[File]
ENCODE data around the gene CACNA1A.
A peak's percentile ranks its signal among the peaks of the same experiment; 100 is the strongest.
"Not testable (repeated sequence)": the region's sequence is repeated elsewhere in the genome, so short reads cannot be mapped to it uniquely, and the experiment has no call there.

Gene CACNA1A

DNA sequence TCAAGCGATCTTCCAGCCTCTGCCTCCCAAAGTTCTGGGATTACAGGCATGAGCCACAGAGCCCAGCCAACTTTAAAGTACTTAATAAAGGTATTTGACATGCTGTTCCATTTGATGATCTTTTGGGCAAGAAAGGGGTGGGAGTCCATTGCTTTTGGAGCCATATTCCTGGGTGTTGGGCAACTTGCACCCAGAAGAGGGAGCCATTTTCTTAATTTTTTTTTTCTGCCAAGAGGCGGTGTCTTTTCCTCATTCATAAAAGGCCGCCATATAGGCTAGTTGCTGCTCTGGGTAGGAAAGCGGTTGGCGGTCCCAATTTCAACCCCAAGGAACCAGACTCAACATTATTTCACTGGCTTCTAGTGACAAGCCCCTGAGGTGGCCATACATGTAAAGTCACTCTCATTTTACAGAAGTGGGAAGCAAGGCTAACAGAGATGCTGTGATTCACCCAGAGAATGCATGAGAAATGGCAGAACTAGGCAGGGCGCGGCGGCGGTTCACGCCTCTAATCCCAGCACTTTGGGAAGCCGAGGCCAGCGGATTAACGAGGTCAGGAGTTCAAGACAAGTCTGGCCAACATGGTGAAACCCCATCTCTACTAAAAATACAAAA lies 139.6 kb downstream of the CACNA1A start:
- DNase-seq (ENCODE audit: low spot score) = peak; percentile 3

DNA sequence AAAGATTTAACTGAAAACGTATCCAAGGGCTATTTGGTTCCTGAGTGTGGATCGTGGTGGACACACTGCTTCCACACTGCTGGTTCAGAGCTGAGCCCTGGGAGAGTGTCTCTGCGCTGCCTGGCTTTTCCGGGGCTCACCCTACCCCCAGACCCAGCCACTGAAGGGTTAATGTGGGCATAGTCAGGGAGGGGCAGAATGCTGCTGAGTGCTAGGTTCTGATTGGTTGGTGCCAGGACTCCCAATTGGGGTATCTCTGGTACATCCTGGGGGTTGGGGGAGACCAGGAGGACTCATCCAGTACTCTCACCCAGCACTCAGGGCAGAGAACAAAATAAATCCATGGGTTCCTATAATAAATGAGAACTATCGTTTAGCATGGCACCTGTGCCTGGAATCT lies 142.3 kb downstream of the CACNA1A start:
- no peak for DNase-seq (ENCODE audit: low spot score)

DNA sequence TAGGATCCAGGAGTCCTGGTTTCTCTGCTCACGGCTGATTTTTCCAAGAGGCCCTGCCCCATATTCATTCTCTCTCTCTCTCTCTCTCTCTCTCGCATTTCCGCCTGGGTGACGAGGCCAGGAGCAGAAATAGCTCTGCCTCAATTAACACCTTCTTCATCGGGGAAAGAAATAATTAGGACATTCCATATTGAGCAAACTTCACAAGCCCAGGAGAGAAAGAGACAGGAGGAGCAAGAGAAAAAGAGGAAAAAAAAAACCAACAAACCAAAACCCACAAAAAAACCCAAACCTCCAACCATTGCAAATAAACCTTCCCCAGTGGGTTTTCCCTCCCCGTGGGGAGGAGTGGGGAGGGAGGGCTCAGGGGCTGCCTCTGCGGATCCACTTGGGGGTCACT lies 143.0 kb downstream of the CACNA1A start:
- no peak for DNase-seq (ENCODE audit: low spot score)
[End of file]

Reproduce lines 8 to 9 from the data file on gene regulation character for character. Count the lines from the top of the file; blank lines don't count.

- no peak for DNase-seq (ENCODE audit: low spot score)

DNA sequence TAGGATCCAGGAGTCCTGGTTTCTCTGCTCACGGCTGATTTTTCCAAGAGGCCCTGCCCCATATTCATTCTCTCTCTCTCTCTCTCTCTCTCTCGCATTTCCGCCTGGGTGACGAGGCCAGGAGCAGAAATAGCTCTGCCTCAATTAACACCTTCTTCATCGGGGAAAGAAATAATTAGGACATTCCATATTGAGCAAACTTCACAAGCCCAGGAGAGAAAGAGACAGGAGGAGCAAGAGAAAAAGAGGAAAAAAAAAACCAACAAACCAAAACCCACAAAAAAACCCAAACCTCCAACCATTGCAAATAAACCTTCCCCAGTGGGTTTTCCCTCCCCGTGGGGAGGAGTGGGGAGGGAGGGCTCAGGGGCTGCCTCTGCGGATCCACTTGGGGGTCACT lies 143.0 kb downstream of the CACNA1A start: